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Republicans Attack Joe Manchin's Voting 'Compromise'
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Republicans Attack Joe Manchin's Voting 'Compromise'

Senate Republicans stated unequivocally on Thursday that they oppose all Democratic proposals to overhaul the nation's voting systems, including those proposed by moderate Sen. Joe Manchin (D-W.Va.).

Their staunch opposition to any federal voting legislation highlights the fact that there is very little chance of a bipartisan solution, as Manchin has insisted.

On Wednesday, Manchin outlined the voting provisions he would support in the For the People Act, a sweeping package of voting rights, campaign finance, ethics, and redistricting reforms. His “compromise” list, which is designed to unite Democrats more than anything else, includes things like expanding early voting, mandating automatic voter registration, declaring Election Day a holiday, and other measures.

But any hopes of getting Republicans on board with a narrower bill were quickly dashed on Thursday, when Senate Minority Leader Mitch McConnell (R-Ky.) called Manchin's ideas "no compromise" at a press conference with a dozen other GOP senators.

“All Republicans will oppose that as well,” he said of Manchin’s more limited set of voting reforms.

McConnell said in a statement released before the press conference that Manchin's proposal "undermines the First Amendment to supercharge cancel culture and the left's name-and-shame campaign model."

Republicans were also quick to point out that Democratic former Georgia gubernatorial candidate Stacey Abrams had endorsed Manchin's list of proposed voting changes, implying that the proposals were not bipartisan in the first place.

“When Stacey Abrams immediately endorsed Sen. Manchin’s proposal, it became Stacey Abrams’ substitute, not Joe Manchin’s substitute,” said Sen. Roy Blunt (R-Mo.).

Republicans have effectively killed both of Manchin's voting proposals: the passage of the John Lewis Voting Rights Act, a narrow bill that would restore the Justice Department's ability to oversee changes to state election laws, and his latest "compromise" offer on the For the People Act.

On Thursday, however, when asked about McConnell's stance, Manchin appeared unfazed.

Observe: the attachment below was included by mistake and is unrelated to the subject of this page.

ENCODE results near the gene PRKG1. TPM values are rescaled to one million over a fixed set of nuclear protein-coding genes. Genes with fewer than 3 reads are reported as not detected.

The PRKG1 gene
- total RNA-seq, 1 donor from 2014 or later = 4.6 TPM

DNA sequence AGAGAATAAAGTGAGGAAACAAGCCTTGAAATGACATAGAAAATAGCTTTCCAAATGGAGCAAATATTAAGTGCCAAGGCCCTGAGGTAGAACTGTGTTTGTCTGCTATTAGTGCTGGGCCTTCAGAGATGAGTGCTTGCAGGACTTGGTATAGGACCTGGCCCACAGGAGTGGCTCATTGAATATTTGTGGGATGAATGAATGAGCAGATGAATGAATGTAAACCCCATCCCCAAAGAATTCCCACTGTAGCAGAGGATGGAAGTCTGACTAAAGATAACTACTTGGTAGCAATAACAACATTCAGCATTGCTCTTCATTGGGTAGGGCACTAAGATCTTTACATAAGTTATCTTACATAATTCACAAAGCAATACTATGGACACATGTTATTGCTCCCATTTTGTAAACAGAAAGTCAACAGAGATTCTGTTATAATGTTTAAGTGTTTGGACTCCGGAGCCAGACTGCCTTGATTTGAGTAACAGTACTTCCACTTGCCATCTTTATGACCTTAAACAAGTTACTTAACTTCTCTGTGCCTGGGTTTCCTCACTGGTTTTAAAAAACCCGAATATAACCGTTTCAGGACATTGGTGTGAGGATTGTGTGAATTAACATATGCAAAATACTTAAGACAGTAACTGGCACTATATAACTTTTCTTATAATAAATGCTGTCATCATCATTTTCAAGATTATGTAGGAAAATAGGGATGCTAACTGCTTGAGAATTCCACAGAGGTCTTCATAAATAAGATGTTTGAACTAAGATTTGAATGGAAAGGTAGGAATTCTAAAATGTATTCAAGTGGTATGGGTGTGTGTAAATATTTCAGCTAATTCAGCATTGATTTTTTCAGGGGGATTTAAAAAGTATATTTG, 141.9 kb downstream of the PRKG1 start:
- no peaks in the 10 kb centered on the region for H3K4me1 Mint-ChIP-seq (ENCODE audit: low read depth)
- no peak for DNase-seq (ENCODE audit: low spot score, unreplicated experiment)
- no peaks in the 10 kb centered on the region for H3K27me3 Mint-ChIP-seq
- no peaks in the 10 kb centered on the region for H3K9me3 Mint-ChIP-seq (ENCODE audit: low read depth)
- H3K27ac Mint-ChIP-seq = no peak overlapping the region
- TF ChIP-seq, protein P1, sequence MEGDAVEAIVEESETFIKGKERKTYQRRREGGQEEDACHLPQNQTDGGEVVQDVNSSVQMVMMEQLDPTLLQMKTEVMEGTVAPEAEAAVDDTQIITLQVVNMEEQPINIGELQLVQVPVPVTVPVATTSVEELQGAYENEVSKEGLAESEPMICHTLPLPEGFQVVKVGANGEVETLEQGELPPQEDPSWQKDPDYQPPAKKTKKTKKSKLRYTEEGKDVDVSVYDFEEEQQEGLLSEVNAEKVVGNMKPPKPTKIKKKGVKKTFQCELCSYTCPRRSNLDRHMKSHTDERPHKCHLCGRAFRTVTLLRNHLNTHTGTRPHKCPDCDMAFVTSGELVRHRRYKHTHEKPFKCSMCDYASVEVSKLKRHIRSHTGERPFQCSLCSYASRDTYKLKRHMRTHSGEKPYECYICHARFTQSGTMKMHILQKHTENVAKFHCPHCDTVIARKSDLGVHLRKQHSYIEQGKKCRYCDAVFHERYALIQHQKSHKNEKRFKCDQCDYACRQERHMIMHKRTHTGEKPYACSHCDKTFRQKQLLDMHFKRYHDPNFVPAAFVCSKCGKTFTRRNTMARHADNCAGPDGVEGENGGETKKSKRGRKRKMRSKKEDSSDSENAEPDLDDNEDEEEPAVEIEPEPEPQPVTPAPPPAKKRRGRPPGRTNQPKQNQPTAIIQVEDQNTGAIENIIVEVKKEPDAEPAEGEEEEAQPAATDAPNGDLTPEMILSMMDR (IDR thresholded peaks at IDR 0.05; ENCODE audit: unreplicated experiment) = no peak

“McConnell has the right to do whatever he thinks he can do, and I would hope that there are enough good Republicans who understand that the bedrock of our society is having an accessible, fair, and open election,” Manchin said, repeating a version of something he said before Republicans filibustered legislation to establish a bipartisan commission to investigate the Jan. 6 attack on the United States Capitol.

He expressed optimism that bipartisan relationships formed in the Senate on other issues would eventually persuade enough Republicans to support a voting bill.

“They’ll use those same connections and relationships when we get into difficult areas right now with voting, and I’m hoping they can reach out and help a little bit,” Manchin said.

Manchin has repeatedly stated that he will never support the repeal of the Senate filibuster, which prevents Democrats from passing legislation on voting rights, gun control, immigration, climate change, and a slew of other issues, and he has shown no willingness to budge on the issue even as Republicans have rejected his efforts to forge a bipartisan compromise.

The issue will be brought to a head next week when the Senate holds an initial vote to formally open debate on a voting bill. Democratic leaders have not said what changes, if any, they will make to the For the People Act, but it is likely that they will look something like what Manchin outlined this week. They will need his support to advance anything to the floor, and he indicated on Thursday that he will.

Manchin stated, "I think we all want to do that."

Even if Democrats defeat Manchin, Republicans will almost certainly filibuster the bill.

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